(Romantic) relationships as a therapeutic process

In general

It is hard to share the feeling of the whole group: the intro round helped, but it is some sort of felt sense.
The way I perceived it, general attitude was along the lines of “we are adults in paper, we do a lot of adult things, and we are not sure we know how do/have an adult relationship, or even what that is”.
Many of us stated “I have nothing clear to say, I guess I will mostly listen”. It was beautiful when many of the same people ended up talking, sharing, realizing they had something to say, to share.
It is something I appreciate again and again in these events: we often need to hear other people to realize what we actually think, that we either agree, disagree, or partially agree.
And again: attending helps. When reading this, you can end up thinking “oh, this makes sense” or “this triggers me” or anything in between, but you cannot raise your hand and share it to the group [I]feel welcome to share it with me, or on the FB Group of course, you cannot start a dialogue, a conversation.
Again and again: something I love about the Cookbook is that we can be confused together, and that already helps. Usually, one of the following happens:

  • we realize it is complicated, but we are not alone, it is not a personal failure, I am not personally broken (or, if I am, it is a common issue). Humans are complicated, being one does not make it any easier
  • we discover something from others that we can use, and that could help (we will know only after a while)
  • we end up realizing we DO know more than we thought, and we end up having some clarity to share. It feels good, trust me on this.
    Often all of the above, and something else that is different.

We touched commitment. Again. We had a whole Cookbook on it, and we will have more. It is not like we solved it.
I sometime wonder if I should ask not to cover what has already been touched recently, let’s say in the last 2-3 months, but I end up realizing that the people are different, and if the group wants to talk about a topic, it is good to go for it.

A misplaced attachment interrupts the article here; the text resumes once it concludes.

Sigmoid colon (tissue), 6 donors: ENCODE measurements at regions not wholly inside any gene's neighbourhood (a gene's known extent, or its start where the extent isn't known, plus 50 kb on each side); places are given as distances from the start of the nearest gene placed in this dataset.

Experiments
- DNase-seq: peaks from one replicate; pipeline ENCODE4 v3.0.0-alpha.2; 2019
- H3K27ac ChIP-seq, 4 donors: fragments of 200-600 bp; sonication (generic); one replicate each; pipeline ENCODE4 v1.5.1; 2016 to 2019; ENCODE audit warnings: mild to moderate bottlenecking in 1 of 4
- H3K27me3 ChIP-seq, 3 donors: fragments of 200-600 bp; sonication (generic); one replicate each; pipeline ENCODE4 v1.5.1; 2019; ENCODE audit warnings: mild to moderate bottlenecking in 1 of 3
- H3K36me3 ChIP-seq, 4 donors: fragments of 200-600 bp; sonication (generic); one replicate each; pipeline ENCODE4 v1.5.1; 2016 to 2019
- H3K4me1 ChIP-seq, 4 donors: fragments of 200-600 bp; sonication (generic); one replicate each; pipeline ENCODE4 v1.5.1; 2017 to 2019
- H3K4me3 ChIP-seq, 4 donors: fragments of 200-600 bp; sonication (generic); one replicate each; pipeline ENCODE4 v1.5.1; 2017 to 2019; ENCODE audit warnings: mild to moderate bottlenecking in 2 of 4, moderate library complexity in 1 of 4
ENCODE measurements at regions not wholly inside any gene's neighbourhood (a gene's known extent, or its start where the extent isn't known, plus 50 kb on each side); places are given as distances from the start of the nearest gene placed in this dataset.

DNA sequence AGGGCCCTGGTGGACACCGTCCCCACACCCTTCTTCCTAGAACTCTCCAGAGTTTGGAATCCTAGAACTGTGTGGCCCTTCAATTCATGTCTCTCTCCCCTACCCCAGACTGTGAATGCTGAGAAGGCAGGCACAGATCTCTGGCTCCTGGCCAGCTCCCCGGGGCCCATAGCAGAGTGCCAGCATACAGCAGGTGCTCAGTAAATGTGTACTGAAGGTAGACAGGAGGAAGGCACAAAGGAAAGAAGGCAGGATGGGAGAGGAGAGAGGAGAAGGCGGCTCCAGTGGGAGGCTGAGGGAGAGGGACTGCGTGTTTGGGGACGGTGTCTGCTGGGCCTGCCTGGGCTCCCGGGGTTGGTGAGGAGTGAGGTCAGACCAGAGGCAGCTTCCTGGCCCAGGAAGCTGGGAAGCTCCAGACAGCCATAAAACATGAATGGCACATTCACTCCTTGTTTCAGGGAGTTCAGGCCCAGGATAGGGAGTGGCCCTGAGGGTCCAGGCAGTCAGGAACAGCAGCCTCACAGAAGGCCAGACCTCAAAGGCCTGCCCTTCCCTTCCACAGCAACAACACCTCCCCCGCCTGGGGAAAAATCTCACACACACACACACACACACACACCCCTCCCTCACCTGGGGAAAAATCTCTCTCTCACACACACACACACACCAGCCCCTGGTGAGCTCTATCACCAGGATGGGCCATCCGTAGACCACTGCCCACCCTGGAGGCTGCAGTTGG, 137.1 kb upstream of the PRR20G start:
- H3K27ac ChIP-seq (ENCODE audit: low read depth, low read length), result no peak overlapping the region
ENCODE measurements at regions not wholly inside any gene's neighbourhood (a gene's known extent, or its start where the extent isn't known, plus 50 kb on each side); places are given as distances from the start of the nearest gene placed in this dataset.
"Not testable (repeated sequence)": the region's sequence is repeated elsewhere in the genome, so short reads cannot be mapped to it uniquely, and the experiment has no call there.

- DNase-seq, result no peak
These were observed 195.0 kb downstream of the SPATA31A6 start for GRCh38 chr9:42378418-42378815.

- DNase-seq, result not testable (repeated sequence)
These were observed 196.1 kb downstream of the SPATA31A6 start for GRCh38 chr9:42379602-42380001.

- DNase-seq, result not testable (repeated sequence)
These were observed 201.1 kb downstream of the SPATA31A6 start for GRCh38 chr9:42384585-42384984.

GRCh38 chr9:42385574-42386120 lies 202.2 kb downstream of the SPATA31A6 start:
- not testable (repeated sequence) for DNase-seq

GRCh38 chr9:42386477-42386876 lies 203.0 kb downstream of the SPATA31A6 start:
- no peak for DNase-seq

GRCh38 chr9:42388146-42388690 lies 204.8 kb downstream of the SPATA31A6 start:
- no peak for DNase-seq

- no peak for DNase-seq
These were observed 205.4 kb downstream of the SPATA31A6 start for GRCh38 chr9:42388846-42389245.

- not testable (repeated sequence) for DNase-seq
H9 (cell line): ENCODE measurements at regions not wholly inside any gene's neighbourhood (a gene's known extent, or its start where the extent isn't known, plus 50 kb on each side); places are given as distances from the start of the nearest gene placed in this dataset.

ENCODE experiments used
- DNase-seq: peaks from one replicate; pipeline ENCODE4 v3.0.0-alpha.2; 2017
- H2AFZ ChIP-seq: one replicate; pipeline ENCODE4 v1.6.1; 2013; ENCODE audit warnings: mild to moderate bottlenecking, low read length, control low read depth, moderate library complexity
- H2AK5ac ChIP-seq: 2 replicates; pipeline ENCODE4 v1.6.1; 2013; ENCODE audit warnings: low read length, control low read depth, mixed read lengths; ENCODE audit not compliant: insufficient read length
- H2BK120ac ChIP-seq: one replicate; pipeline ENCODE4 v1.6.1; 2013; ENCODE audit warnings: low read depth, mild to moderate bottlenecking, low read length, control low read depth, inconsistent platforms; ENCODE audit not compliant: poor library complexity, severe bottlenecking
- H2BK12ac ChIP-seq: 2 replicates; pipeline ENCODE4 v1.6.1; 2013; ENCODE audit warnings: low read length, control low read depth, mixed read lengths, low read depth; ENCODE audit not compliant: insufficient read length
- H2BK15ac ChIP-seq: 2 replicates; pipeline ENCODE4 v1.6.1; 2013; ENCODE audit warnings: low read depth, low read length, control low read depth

After all, having had an in depth conversation about it recently allows me to offer some clarity, at times.
And the people joining are mostly different every time. Or feel that the topic needs to be explored some more.
After all, I don’t expect we’re getting to the bottom of this “how to live life”. It’s done. Next problem, please.

Open questions we proposed included:

  • what happens after the in-love phase? Not after the first 6 months of crazy hormones, but after 2-3 years when things really settle?
  • how do we relate to each other when going through tough times?
  • how to respect a partner’s right to do something stupid? Should we?
  • “have I been naive?” about relationships?
  • non-monogamy and kids. This topic will be a complete Cookbook sometime
  • commitment, relationships, community: how to be context aware, how to keep in mind how we affect others
  • “I used to know what I was supposed to do in an adult relationship, it didn’t work, I’ve been searching since then”
  • adapting too much vs. not having enough compassion
  • how do balance our freedom? How much we should say no to something in favor of a project in the future?

Now, these were from the quick introductions. Food for thought.
Consider that some of the people present were married planning children, some emerged from relationships that lasted almost a decade, and some have not been in a committed relationship in ages but are doing everything else right and grown up in their lives. And other possibilities in-between.

[as noted above, I am going to split the content on the discussion in more than one post. I will update the list here]